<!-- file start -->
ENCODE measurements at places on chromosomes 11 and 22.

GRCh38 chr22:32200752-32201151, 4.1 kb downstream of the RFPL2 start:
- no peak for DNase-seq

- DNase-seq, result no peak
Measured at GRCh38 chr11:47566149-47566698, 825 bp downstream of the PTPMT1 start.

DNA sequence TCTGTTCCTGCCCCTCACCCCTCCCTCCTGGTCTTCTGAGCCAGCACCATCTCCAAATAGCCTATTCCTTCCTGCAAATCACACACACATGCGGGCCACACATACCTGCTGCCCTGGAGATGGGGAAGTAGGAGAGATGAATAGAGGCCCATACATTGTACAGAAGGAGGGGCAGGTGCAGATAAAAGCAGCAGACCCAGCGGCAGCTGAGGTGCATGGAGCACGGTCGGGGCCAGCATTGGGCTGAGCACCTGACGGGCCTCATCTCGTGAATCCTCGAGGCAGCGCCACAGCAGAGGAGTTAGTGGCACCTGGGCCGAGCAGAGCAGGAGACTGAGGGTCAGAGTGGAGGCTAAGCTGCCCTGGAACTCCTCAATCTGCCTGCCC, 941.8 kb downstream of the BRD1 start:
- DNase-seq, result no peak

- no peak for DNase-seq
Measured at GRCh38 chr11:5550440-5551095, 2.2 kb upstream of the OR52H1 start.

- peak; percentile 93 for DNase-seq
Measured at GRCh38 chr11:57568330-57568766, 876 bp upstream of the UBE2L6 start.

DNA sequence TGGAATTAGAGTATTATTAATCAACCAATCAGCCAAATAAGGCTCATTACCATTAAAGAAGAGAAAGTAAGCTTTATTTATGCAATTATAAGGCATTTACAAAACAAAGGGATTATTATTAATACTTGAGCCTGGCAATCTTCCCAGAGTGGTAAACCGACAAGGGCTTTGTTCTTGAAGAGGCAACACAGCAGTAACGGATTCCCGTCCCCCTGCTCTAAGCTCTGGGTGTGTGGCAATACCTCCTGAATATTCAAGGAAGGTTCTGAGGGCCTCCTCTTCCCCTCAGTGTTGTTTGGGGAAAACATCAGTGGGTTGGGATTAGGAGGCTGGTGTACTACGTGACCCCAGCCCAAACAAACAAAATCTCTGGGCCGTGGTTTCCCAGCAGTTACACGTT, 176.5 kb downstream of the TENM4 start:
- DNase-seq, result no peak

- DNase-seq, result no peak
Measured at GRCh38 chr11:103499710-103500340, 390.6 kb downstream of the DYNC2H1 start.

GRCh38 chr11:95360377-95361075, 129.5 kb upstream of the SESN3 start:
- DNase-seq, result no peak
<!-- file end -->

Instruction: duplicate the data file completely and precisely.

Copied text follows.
ENCODE measurements at places on chromosomes 11 and 22.

GRCh38 chr22:32200752-32201151, 4.1 kb downstream of the RFPL2 start:
- no peak for DNase-seq

- DNase-seq, result no peak
Measured at GRCh38 chr11:47566149-47566698, 825 bp downstream of the PTPMT1 start.

DNA sequence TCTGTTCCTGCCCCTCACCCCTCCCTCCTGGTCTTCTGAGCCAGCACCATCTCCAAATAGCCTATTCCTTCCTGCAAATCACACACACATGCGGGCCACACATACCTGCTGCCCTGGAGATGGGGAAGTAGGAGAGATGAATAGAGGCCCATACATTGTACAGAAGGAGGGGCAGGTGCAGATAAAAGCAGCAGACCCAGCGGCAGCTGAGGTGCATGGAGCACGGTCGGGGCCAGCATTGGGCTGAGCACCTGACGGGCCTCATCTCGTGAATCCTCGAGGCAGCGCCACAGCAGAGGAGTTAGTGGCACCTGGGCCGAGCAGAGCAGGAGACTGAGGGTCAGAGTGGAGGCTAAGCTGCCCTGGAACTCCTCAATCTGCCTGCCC, 941.8 kb downstream of the BRD1 start:
- DNase-seq, result no peak

- no peak for DNase-seq
Measured at GRCh38 chr11:5550440-5551095, 2.2 kb upstream of the OR52H1 start.

- peak; percentile 93 for DNase-seq
Measured at GRCh38 chr11:57568330-57568766, 876 bp upstream of the UBE2L6 start.

DNA sequence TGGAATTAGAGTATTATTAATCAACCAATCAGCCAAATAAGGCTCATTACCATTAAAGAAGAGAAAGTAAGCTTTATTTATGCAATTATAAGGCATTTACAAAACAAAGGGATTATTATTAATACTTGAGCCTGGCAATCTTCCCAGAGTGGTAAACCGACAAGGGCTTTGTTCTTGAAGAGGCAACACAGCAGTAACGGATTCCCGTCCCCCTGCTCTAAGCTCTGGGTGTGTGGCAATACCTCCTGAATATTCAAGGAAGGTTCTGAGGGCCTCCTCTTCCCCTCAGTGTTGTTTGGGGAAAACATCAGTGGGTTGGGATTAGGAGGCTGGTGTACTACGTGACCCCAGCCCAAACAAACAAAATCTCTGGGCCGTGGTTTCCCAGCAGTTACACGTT, 176.5 kb downstream of the TENM4 start:
- DNase-seq, result no peak

- DNase-seq, result no peak
Measured at GRCh38 chr11:103499710-103500340, 390.6 kb downstream of the DYNC2H1 start.

GRCh38 chr11:95360377-95361075, 129.5 kb upstream of the SESN3 start:
- DNase-seq, result no peak